The formula in the advanced search for Article titles related to groundwater will be as follows:


The following information can be collected as outcomes, and further analysis among these outcomes can be carried out (a) total research productivity during all previous years up to December 31, 2015; (b) collaboration figures by country and/or by region; (c) journals where Arb researchers mostly published their researches; (d) most prolific institutions and authors; (e) citation rates of the published works and most cited documents. The search has been carried out within one time interval (July 24, 2016) to eliminate the bias which may happen as a consequence of daily updating of Scopus database.

Indices of research productivity

This study will arrange the outputs that are related to: countries, journals, areas of interest, institutions, most cited articles, and most prolific authors in descending order according to the formula of standard competition ranking (SCR) in combination with their bibliometric performance indicators (i.e., the one with the highest performance will be on the top and so on). The study will evaluate the performance of all Arab countries while for the other outputs, the only top twenty ranked outputs will be considered and in any case, any outputs have attracted the same ranking, a jump in numbering for the subsequent one will be adopted.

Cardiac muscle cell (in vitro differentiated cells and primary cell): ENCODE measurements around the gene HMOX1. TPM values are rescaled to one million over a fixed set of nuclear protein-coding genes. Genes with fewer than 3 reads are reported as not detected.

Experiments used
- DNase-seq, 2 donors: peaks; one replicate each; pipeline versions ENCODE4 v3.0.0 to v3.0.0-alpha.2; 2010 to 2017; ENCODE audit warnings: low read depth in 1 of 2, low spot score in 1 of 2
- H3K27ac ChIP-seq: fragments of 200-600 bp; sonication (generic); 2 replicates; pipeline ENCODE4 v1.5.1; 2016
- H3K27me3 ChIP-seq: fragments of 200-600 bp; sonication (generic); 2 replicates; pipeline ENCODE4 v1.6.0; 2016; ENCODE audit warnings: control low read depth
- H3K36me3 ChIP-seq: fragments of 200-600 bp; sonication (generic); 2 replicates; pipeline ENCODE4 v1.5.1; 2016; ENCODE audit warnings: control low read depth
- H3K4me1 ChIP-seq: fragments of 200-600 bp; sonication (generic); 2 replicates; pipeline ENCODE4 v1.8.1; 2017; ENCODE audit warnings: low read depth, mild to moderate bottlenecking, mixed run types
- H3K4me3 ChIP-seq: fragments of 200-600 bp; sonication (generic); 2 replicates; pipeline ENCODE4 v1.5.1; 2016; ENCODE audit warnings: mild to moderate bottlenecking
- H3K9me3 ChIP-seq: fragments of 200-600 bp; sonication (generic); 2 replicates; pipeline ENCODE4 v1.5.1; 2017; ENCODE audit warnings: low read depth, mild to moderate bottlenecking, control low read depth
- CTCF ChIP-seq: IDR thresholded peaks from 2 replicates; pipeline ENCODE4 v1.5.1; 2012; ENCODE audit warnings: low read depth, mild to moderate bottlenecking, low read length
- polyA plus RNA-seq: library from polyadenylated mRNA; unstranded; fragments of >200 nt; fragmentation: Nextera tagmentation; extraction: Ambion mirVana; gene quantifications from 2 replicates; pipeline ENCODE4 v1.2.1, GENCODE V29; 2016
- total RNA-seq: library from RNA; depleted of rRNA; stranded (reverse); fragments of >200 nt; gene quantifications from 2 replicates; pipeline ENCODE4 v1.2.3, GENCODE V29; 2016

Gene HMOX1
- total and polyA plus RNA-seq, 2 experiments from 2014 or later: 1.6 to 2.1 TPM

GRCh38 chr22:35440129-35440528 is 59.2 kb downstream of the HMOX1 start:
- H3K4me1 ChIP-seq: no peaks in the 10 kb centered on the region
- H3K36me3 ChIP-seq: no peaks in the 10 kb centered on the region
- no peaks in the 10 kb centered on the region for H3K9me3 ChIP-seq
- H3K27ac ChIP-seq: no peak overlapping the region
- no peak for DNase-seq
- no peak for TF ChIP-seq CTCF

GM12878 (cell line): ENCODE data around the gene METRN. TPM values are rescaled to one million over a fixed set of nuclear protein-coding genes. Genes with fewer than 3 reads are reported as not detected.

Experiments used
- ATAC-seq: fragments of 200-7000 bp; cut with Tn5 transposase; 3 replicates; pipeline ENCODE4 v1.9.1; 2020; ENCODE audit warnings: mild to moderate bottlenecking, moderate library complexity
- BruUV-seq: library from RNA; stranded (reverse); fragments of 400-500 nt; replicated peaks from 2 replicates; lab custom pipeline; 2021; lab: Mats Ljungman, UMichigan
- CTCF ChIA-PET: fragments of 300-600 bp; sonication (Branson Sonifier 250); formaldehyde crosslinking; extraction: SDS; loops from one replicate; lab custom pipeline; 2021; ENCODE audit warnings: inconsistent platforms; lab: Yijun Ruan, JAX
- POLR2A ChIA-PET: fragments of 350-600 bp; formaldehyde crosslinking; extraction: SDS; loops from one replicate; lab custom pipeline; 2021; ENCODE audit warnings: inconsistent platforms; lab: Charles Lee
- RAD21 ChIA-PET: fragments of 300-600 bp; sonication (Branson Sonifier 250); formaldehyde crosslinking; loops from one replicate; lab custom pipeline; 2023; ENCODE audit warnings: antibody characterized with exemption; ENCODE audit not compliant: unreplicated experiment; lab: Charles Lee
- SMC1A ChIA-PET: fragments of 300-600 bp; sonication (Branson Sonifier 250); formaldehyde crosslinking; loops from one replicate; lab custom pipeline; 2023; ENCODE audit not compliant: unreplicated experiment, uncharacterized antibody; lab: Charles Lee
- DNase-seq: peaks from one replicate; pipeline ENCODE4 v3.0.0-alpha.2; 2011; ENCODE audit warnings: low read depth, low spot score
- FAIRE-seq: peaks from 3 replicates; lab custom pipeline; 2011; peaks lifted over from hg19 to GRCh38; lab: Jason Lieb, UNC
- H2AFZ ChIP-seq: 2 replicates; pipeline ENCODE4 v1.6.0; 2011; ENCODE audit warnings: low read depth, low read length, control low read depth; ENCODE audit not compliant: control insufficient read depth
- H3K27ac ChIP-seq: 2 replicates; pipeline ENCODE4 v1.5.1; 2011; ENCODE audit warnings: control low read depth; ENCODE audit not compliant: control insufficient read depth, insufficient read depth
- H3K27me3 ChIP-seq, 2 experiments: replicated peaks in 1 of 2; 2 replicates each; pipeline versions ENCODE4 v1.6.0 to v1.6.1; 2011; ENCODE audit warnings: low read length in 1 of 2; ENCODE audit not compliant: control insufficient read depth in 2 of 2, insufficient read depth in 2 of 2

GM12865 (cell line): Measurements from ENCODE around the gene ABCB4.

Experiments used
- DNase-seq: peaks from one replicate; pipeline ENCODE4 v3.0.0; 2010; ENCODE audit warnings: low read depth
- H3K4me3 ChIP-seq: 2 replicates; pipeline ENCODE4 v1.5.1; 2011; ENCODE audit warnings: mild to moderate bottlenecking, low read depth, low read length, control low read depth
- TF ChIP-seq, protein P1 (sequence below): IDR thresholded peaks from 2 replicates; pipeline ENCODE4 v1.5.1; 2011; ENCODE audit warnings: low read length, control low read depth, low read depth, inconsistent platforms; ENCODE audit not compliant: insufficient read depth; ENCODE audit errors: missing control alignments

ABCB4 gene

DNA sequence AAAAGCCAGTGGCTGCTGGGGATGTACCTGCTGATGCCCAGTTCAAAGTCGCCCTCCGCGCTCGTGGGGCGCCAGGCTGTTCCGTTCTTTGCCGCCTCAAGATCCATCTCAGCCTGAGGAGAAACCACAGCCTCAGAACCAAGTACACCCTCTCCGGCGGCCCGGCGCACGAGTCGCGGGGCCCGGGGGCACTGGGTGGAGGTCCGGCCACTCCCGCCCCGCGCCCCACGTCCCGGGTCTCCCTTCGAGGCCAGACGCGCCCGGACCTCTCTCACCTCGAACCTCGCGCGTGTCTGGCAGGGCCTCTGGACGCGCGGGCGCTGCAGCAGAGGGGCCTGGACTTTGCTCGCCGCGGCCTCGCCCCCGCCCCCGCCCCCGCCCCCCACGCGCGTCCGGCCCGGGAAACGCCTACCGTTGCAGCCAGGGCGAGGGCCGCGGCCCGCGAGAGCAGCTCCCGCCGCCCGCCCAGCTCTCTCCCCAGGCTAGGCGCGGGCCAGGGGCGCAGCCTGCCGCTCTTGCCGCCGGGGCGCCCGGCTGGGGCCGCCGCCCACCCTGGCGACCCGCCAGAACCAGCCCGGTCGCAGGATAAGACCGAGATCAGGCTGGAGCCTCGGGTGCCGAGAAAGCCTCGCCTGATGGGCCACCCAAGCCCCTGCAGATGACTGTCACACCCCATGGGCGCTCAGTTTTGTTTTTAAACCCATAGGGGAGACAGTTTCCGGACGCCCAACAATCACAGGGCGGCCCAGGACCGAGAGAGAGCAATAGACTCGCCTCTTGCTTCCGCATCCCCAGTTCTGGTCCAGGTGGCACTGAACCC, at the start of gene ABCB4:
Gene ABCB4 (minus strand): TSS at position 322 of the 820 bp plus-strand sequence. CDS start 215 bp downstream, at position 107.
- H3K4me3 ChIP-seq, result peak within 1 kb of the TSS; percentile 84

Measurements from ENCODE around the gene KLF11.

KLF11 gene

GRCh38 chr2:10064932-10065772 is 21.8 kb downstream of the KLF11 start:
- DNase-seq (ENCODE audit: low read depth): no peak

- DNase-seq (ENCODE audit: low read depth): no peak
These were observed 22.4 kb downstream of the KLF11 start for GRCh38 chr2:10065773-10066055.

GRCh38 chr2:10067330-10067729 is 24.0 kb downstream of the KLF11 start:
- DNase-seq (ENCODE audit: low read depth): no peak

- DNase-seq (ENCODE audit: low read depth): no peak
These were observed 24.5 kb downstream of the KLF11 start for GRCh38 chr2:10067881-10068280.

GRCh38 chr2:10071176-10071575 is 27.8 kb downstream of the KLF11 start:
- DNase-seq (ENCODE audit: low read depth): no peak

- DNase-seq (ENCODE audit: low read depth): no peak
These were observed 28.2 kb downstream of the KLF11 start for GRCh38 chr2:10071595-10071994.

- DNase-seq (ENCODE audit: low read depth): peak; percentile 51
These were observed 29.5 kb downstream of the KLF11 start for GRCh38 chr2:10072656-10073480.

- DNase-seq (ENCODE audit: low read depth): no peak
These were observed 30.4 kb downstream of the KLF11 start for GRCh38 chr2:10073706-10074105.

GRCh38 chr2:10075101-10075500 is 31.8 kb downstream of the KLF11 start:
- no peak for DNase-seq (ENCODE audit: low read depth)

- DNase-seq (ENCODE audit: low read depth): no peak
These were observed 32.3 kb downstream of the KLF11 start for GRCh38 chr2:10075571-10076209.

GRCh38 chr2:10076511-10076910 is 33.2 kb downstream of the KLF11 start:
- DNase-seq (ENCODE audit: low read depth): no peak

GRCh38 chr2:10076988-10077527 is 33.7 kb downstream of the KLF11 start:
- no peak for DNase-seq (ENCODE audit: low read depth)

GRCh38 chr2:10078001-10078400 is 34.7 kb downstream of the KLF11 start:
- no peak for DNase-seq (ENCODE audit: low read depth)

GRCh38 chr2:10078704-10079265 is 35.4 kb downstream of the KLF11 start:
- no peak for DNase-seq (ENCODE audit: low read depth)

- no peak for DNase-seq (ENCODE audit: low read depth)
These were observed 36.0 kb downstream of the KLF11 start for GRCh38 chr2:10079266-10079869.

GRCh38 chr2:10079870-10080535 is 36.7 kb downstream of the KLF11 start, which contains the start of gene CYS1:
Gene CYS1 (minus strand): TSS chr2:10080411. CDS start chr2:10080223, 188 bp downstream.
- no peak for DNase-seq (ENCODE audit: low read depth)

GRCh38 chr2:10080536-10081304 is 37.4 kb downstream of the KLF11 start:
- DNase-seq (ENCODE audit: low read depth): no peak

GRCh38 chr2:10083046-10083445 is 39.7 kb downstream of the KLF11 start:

The h-index, which is a simple single number incorporating both quantity (publication) and quality (citation scores), was employed to display the total citations received for published documents (Egghe 2006). It was introduced in 2005 by Hirsch as a useful tool index to further characterize the importance, significance and broad impact of a researcher’s cumulative research contributions (Hirsch 2005). The h-index is a country’s number of articles (h) that have received at least h citations and it is applicable also to journals and scientists and can be used to quantify both country scientific productivity and scientific impact (Hirsch 2005). To simplify its significance; it can be said: a country with an h-index 15 has published 15 documents and each document has attracted at least 15 citations. To demonstrate the frequency with which the “average article” in a specified journal has been cited in a particular year or period, the impact factor (IF) as one of quantitative tools proposed by The Journal Citation Report (JCR) for ranking, evaluating, categorizing, and comparing journals (Web of Science 2016) has been used.